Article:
I agree i've only gone to the mess when it was mandatory other than 1 time to watch UFC I believe, I don't drink so for me there's no point in going to the mess unless its for PPV, and i've got a big TV at home so if there's any sport that's on regular TV I want to watch (almost never because I don't really care to watch sports on tv) then I am covered, not to mention half my weekends I leave the area for a real city.

I am the same, I do my job and go home and/or see my friends sometimes, because I honestly don't really want to see/talk to people from work outside of work, partly because I don't particularly like many of them and partly because I don't have much in common with majority of them; I have no kids, I'd rather hit the gym or watch a movie than drink/play darts, etc...so besides work stuff I don't have much in common or to talk about with them.

I tended to use the mess more when I lived in barracks in gagetown and didn't own a tv or anything, so bunch of other buddies (who also lived in barracks) and I would hit it up to go watch some of our favourite shows once or twice a week.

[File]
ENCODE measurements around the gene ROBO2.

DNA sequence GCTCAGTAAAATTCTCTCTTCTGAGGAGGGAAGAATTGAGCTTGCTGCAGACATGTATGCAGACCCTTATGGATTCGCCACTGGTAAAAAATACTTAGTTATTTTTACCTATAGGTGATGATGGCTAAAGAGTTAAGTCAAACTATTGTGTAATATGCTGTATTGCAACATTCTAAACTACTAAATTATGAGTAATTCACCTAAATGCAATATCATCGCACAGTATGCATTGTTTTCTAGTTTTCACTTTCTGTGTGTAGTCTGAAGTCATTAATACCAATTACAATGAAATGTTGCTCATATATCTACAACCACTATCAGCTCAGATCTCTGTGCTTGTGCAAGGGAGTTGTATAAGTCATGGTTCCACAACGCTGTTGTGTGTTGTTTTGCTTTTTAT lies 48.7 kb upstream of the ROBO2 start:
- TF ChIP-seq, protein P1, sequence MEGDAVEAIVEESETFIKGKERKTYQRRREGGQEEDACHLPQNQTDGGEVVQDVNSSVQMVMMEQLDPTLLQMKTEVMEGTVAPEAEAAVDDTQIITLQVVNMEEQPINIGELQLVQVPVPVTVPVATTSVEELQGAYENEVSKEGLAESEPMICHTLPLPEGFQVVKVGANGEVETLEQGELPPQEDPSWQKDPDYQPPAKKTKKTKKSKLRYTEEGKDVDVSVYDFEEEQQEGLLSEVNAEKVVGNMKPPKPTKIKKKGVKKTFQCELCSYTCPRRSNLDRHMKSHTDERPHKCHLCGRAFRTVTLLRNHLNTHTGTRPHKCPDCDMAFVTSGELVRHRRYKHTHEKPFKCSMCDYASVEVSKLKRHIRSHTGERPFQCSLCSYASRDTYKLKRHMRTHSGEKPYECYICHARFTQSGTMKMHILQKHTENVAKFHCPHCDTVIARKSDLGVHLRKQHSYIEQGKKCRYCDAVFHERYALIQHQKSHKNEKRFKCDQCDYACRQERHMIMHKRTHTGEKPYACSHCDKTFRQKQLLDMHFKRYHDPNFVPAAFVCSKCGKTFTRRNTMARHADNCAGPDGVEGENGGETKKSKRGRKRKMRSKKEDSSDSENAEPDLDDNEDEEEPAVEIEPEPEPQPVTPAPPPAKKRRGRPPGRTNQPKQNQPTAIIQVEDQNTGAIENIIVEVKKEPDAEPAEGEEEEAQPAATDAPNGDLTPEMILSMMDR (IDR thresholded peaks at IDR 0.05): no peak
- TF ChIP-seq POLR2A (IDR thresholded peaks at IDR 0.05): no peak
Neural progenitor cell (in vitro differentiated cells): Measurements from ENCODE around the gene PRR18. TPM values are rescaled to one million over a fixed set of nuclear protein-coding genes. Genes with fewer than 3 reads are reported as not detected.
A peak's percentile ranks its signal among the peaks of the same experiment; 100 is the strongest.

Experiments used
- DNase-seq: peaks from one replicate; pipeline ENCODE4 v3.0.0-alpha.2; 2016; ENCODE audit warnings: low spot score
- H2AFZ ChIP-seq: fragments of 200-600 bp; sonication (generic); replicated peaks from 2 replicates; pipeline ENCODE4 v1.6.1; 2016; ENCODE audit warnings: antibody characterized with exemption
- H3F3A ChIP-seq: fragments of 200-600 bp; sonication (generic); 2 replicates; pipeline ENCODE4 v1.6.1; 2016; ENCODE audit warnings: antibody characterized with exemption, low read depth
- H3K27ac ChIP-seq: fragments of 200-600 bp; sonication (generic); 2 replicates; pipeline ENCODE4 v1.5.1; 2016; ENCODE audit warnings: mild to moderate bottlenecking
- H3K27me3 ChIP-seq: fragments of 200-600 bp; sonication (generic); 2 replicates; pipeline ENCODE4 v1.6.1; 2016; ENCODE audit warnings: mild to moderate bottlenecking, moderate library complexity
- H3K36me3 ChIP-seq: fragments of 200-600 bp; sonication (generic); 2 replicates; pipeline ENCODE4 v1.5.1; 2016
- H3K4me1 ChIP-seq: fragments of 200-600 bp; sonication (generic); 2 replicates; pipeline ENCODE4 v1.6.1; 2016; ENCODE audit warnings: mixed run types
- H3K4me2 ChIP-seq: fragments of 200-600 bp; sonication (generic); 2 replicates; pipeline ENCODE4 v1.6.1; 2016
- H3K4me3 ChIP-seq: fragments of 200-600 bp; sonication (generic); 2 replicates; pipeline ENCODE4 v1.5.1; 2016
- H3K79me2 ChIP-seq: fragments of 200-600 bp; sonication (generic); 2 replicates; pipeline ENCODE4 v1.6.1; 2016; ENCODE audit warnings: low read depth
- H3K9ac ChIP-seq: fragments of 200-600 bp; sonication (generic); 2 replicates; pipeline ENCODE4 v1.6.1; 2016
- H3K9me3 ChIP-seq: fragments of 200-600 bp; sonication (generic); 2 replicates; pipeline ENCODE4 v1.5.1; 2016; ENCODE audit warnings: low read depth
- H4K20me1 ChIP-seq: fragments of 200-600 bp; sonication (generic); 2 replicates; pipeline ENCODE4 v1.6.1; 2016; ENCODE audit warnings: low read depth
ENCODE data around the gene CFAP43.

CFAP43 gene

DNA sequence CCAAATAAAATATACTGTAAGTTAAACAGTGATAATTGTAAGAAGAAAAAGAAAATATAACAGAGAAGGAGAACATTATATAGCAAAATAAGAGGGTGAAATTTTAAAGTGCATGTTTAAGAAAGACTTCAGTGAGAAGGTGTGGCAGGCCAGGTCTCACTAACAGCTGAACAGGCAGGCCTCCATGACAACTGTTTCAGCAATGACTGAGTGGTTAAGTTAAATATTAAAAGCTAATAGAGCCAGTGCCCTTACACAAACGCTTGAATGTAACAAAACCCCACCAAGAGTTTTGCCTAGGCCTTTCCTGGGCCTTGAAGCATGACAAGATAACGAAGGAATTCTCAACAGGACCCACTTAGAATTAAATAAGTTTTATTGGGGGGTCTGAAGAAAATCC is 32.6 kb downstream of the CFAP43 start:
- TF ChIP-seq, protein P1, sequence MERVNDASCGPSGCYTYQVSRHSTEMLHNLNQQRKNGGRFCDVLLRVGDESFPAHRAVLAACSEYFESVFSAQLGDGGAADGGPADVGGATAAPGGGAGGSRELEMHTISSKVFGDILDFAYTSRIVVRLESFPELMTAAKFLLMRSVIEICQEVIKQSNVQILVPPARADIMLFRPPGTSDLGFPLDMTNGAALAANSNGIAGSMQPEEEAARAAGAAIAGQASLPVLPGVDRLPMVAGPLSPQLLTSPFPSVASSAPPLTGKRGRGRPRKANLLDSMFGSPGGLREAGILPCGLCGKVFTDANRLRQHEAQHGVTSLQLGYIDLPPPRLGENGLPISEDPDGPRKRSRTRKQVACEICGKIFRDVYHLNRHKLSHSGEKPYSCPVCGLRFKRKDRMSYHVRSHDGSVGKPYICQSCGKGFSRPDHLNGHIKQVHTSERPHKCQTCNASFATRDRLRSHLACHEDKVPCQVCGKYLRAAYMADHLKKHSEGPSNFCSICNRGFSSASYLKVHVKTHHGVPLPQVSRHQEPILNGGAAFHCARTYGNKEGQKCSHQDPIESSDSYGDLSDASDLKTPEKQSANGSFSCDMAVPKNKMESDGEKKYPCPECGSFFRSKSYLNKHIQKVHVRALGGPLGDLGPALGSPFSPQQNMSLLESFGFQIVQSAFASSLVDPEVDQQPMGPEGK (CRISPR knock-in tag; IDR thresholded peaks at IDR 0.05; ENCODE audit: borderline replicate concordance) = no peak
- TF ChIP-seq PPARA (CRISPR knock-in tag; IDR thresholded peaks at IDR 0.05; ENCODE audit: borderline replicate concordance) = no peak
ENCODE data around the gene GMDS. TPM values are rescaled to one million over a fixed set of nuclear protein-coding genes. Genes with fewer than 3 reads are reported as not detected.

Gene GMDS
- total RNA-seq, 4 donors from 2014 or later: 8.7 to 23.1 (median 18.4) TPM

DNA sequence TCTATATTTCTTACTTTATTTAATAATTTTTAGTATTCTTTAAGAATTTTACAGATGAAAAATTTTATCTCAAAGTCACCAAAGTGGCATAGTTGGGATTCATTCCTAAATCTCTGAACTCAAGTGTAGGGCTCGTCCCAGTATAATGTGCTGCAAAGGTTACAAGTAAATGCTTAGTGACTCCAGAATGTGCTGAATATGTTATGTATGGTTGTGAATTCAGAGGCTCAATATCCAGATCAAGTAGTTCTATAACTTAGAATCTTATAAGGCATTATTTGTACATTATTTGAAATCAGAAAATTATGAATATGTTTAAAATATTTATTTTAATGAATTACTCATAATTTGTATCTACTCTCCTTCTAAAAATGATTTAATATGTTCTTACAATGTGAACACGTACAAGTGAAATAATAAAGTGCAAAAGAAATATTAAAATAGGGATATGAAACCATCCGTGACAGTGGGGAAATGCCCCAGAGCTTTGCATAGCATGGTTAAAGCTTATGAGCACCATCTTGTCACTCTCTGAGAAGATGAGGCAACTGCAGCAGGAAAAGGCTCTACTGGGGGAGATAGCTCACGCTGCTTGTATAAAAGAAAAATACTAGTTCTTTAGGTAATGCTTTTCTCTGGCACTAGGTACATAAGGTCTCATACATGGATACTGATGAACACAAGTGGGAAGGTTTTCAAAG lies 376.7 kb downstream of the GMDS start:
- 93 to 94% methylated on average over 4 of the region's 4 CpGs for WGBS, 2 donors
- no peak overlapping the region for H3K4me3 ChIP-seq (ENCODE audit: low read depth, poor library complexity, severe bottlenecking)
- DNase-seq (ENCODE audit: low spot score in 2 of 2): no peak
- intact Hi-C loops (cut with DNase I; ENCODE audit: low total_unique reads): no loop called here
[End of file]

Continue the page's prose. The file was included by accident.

Offline Pusser

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Re: Camaraderie
« Reply #54 on: August 12, 2014, 10:26:06 »
I have to agree with the OP on this one.  The spirit of camaraderie has definitely changed over the last 30 years and in my opinion has declined significantly.  Of course every generation always laments the changes in life and complains about how things aren't like they used to be, but in this case, I think it's kind of sad.  The very fact that many of the above posts refer to folks doing their "jobs" and doing them well is very telling.  In my younger days, we didn't feel we had "jobs," we were members of the CF and that was something more (a calling so to speak).  Unfortunately, over time our leaders have fallen into the "management" mindset and have treated us so much like employees that we react accordingly.  People are much more inclined than they used to be to treat work and home completely separately.  When I first joined the Reserve, we came to the unit whether we were paid or not because it was fun, that's where are friends were and we enjoyed bing there.  When I went to the Regular Force, it was a similar situation.